Immigration Mental Health Evaluations 
By Myrna Young MS, LPC

 

An Immigration Mental Health Evaluation can assist individuals and families in their immigration process. It is crucial to first seek out legal consultation and representation by an immigration attorney. Your attorney may recommend getting a mental health assessment for your immigration case.  An Immigration Mental Health Evaluation is an assessment that is used in immigration cases as supportive information and could add considerable value to an immigration case. An Immigration Evaluation can assist with the credibility of the immigrant and help immigration court decide if the person can legally remain in the United States.

It is important to note, that while an immigration evaluation may provide significant support to an immigration case, Stone Path Counseling clinician makes no guarantees regarding the outcome of the case.

Immigration Evaluations provided at Stone Path Counseling can be valuable for the following immigration proceedings:

Extreme Hardship Cases

In extreme and exceptional hardship cases, a citizen of the United States, or a legal permanent resident of the United States, is the spouse, fiancée, parent, or child of an individual who may be deported from the U.S. The United States citizen applies for a waiver on the basis that deportation would result in an extreme and exceptional hardship.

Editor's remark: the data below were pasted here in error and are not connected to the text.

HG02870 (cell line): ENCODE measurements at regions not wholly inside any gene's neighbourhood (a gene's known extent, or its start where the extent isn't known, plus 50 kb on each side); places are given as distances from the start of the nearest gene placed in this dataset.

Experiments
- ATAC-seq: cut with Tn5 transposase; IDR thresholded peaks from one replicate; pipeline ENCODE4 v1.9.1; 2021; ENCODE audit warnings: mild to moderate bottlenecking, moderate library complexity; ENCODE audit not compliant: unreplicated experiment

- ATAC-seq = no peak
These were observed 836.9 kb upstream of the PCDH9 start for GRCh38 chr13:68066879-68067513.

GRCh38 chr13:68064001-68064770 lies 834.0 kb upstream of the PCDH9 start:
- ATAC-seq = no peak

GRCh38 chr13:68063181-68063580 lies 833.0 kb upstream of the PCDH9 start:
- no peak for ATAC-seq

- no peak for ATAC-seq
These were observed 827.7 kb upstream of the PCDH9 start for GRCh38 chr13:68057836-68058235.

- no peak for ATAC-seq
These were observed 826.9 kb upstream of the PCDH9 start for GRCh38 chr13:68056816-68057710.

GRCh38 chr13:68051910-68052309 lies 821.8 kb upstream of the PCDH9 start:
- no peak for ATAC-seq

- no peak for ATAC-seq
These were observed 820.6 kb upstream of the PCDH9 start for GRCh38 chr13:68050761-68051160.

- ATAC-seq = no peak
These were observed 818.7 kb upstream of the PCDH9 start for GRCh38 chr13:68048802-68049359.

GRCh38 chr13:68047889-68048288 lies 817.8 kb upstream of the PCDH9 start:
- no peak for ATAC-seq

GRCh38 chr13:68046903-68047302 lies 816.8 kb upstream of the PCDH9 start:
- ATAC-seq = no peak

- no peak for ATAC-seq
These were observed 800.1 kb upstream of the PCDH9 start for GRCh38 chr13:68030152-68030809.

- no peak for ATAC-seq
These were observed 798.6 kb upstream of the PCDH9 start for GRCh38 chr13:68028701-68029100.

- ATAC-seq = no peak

An Immigration Mental Health Evaluation is completed to identify and explain the extreme and exceptional hardship that the citizen of the United States (qualifying relative) will suffer if the waiver were not granted.

For more information visit www.uscis.gov

Spousal Abuse (VAWA):

Despite the name of this act, the VAWA (Violence Against Women Act) immigration provisions benefit both women and men. In spousal abuse cases, a woman or man from a foreign country marries a citizen or a legal permanent resident (LPR) of the United States. After the marriage, the immigrant claims the presence of domestic abuse and seeks to file for legal status separately from their U.S. citizen spouse, generally because the U.S. citizen or LPR spouse doesn’t want to assist his or her spouse in this process. The foreign national can file a VAWA petition even if the marriage ended in divorce, as long as there was a connection between the divorce and domestic violence and/or abuse.  The abuse may have been in the form of physical, verbal, sexual, or psychological abuse.

During the Immigration Mental Health Evaluation for VAWA cases, the clinician will evaluate the scope and nature of the abuse, existent complications, impact of the abuse on the individual’s emotional well-being, and  adverse effect on the individual’s level of functioning in different areas of his/her life.

For more information visit www.uscis.gov